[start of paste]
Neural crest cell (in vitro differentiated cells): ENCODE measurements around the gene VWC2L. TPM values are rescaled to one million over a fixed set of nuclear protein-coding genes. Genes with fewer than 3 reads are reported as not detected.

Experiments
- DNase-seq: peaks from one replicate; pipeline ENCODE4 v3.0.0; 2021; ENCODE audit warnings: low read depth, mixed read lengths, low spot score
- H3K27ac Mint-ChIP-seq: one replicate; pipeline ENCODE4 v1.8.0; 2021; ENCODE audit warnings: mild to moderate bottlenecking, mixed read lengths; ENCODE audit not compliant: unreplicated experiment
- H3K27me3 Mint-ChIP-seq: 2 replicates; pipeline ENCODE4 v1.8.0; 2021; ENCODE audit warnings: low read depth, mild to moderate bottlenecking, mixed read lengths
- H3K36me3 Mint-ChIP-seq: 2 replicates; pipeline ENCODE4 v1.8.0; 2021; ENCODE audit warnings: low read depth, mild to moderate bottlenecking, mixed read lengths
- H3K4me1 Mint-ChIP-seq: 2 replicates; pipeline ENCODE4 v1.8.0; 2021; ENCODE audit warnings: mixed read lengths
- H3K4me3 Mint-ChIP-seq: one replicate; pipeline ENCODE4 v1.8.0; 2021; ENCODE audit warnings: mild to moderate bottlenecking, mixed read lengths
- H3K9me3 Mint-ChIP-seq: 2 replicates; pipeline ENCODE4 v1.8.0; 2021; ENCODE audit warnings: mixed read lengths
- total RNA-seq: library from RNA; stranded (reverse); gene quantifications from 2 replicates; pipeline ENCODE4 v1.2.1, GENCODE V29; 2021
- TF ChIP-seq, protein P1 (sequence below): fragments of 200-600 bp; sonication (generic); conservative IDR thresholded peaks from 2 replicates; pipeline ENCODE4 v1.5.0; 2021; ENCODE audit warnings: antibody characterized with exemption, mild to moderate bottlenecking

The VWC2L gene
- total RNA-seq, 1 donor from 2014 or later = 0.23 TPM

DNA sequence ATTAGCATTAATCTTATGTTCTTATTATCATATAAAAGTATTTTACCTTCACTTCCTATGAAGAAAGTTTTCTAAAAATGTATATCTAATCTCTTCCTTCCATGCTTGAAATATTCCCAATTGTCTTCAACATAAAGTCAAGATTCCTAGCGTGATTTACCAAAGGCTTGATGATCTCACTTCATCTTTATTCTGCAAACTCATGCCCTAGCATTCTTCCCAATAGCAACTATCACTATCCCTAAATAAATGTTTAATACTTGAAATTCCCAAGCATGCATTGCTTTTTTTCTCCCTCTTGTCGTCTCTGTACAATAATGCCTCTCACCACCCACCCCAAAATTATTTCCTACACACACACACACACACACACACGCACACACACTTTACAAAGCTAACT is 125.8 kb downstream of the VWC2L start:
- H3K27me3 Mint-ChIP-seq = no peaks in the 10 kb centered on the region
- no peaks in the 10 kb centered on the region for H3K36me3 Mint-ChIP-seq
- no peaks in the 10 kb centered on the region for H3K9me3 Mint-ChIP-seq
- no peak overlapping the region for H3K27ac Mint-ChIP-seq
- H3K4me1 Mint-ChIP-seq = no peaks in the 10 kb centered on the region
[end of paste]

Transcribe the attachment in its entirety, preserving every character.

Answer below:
Neural crest cell (in vitro differentiated cells): ENCODE measurements around the gene VWC2L. TPM values are rescaled to one million over a fixed set of nuclear protein-coding genes. Genes with fewer than 3 reads are reported as not detected.

Experiments
- DNase-seq: peaks from one replicate; pipeline ENCODE4 v3.0.0; 2021; ENCODE audit warnings: low read depth, mixed read lengths, low spot score
- H3K27ac Mint-ChIP-seq: one replicate; pipeline ENCODE4 v1.8.0; 2021; ENCODE audit warnings: mild to moderate bottlenecking, mixed read lengths; ENCODE audit not compliant: unreplicated experiment
- H3K27me3 Mint-ChIP-seq: 2 replicates; pipeline ENCODE4 v1.8.0; 2021; ENCODE audit warnings: low read depth, mild to moderate bottlenecking, mixed read lengths
- H3K36me3 Mint-ChIP-seq: 2 replicates; pipeline ENCODE4 v1.8.0; 2021; ENCODE audit warnings: low read depth, mild to moderate bottlenecking, mixed read lengths
- H3K4me1 Mint-ChIP-seq: 2 replicates; pipeline ENCODE4 v1.8.0; 2021; ENCODE audit warnings: mixed read lengths
- H3K4me3 Mint-ChIP-seq: one replicate; pipeline ENCODE4 v1.8.0; 2021; ENCODE audit warnings: mild to moderate bottlenecking, mixed read lengths
- H3K9me3 Mint-ChIP-seq: 2 replicates; pipeline ENCODE4 v1.8.0; 2021; ENCODE audit warnings: mixed read lengths
- total RNA-seq: library from RNA; stranded (reverse); gene quantifications from 2 replicates; pipeline ENCODE4 v1.2.1, GENCODE V29; 2021
- TF ChIP-seq, protein P1 (sequence below): fragments of 200-600 bp; sonication (generic); conservative IDR thresholded peaks from 2 replicates; pipeline ENCODE4 v1.5.0; 2021; ENCODE audit warnings: antibody characterized with exemption, mild to moderate bottlenecking

The VWC2L gene
- total RNA-seq, 1 donor from 2014 or later = 0.23 TPM

DNA sequence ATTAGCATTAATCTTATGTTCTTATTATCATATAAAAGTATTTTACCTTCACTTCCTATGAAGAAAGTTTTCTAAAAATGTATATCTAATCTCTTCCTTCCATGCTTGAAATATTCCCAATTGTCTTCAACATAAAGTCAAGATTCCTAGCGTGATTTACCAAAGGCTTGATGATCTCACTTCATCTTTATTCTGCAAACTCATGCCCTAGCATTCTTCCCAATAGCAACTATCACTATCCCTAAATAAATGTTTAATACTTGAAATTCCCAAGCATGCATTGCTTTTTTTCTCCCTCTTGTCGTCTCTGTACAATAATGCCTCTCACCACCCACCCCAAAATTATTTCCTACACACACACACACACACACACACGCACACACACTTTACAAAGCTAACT is 125.8 kb downstream of the VWC2L start:
- H3K27me3 Mint-ChIP-seq = no peaks in the 10 kb centered on the region
- no peaks in the 10 kb centered on the region for H3K36me3 Mint-ChIP-seq
- no peaks in the 10 kb centered on the region for H3K9me3 Mint-ChIP-seq
- no peak overlapping the region for H3K27ac Mint-ChIP-seq
- H3K4me1 Mint-ChIP-seq = no peaks in the 10 kb centered on the region